A Little off the Top: The Controversy About Circumcision

Nonfiction

By Jay Michaelson

Published September 02, 2005, issue of September 02, 2005.
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Marked in Your Flesh: Circumcision From Ancient Judea to Modern America

By Leonard B. Glick

Oxford University Press, 384 pages, $30.

* * *

To put it mildly, circumcision is a delicate subject. It’s almost impossible to discuss the matter without cracking a joke, probably because the ritual makes at least 49% of the population wince and cross its legs. And yet, as a quick Google search will easily reveal, in the past two decades there has been a trove of writing about circumcision — most of it negative, and a lot of it generated by cranks.

Lately, however, the debate has moved into the mainstream. That circumcision reduces sexual pleasure, and that it is fully experienced by the traumatized infant, is now well established. Jewish intellectuals have debated the practice’s merits in magazines and at conferences, and even bloodless “brit shalom” (“covenant of peace”) rituals have been developed to replace circumcision surgery. Meanwhile, medical professionals have cast doubt on the supposed hygienic and salutary benefits of the practice, causing the rate of circumcision to fall in America from 80% of newborn males in 1980 to fewer than 60% today (circumcision is only practiced rarely among gentiles in Continental Europe and Asia), although recent data suggesting that circumcision reduces the threat of contracting HIV may reverse that trend. Finally, Jewish ritual circumcision has even become the center of a small controversy in New York City, with Mayor Michael Bloomberg publicly urging Orthodox Jews to change the way they carry out the rite after a single mohel allegedly spread herpes to three babies he had circumcised.

“Marked in Your Flesh,” the new book by Leonard Glick, professor emeritus of anthropology at Hampshire College, does not add considerably to the substantive debate; it is at times insightful, and other times intensely biased. Yet a book published by Oxford University Press, by a noted Jewish anthropologist, has at least one unambiguous effect: It raises the stakes of the conversation. The anti-circumcision crowd is not just on the Internet anymore.

To those who take brit milah the covenant of circumcision — for granted, the contemporary debate around the practice may come as a surprise. Isn’t this one of the foundations of the Jewish religion? And what’s all the fuss about “a little off the top,” as one of the multitude of circumcision jokes puts it?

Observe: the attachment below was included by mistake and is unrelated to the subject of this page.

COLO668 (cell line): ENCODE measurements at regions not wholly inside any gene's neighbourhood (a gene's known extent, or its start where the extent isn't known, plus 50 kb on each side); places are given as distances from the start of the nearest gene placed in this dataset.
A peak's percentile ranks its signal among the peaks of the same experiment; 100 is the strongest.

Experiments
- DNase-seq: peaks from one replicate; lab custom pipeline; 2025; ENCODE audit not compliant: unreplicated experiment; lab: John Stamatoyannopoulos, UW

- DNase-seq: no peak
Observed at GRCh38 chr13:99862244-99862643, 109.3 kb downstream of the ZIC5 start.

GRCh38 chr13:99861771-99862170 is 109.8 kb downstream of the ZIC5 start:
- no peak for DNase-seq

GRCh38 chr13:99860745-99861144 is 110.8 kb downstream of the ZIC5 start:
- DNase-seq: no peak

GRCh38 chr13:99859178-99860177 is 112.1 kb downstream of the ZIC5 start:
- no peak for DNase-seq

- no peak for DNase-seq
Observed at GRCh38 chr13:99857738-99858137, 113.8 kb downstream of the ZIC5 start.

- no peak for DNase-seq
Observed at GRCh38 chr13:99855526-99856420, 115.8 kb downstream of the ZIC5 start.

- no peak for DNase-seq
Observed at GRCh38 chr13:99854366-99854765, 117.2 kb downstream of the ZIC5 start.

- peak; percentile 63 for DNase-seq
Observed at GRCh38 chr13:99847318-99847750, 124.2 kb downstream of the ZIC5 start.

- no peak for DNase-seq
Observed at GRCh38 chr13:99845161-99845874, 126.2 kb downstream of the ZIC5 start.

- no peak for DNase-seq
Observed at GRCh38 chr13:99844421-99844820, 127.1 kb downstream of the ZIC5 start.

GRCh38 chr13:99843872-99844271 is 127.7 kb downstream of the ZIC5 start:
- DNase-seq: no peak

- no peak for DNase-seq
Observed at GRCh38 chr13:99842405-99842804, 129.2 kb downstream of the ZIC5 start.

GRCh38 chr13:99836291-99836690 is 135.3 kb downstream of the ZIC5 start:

Well, for starters, there’s the nature of the act itself. Glick is not the first to narrate the gruesome details of circumcision — but that doesn’t stop him from piling on plenty of stretching, cutting and bloodletting detail. The first page alone includes phrases such as “piercing scream,” “his foreskin pinched and crushed,” “tugging, whimpering, and then crying helplessly.” Few of the remaining 359 pages are any different. At least we know what we’re in for: The book lets us know that it will be a polemic, and an NC-17 one at that.

Still, the details of circumcision really are unsettling. It’s no mere “snip, snip,” as I was taught back at summer camp; as every new parent knows, it’s a brutal, bloody operation that, neonatal science now tells us, is fully experienced by the newborn infant. It’s trauma, it’s mutilation and it’s done without consent.

Of course, it also may be commanded by God. What Glick tries to show in “Marked in Your Flesh” is that all the original reasons for circumcision are dubious. Religiously, he argues that Jewish circumcision “was instituted by priests as a religious practice in the 5th century BCE” as “the rite of initiation into their male-centered society.” And medically, he convincingly shows how the original 19th-century introduction of circumcision — after centuries of contempt for the practice in Christian literature — was tied to outmoded concerns about fecundity and sexual expression, and how so many successive medical rationales have been adopted and discarded, in so curious and cavalier a way, one wonders about the real purpose of the practice. From controlling masturbation to healing paralysis, reducing the threat of syphilis to curbing AIDS, doctors have proposed dozens of benefits of circumcision — none of them scientifically proven.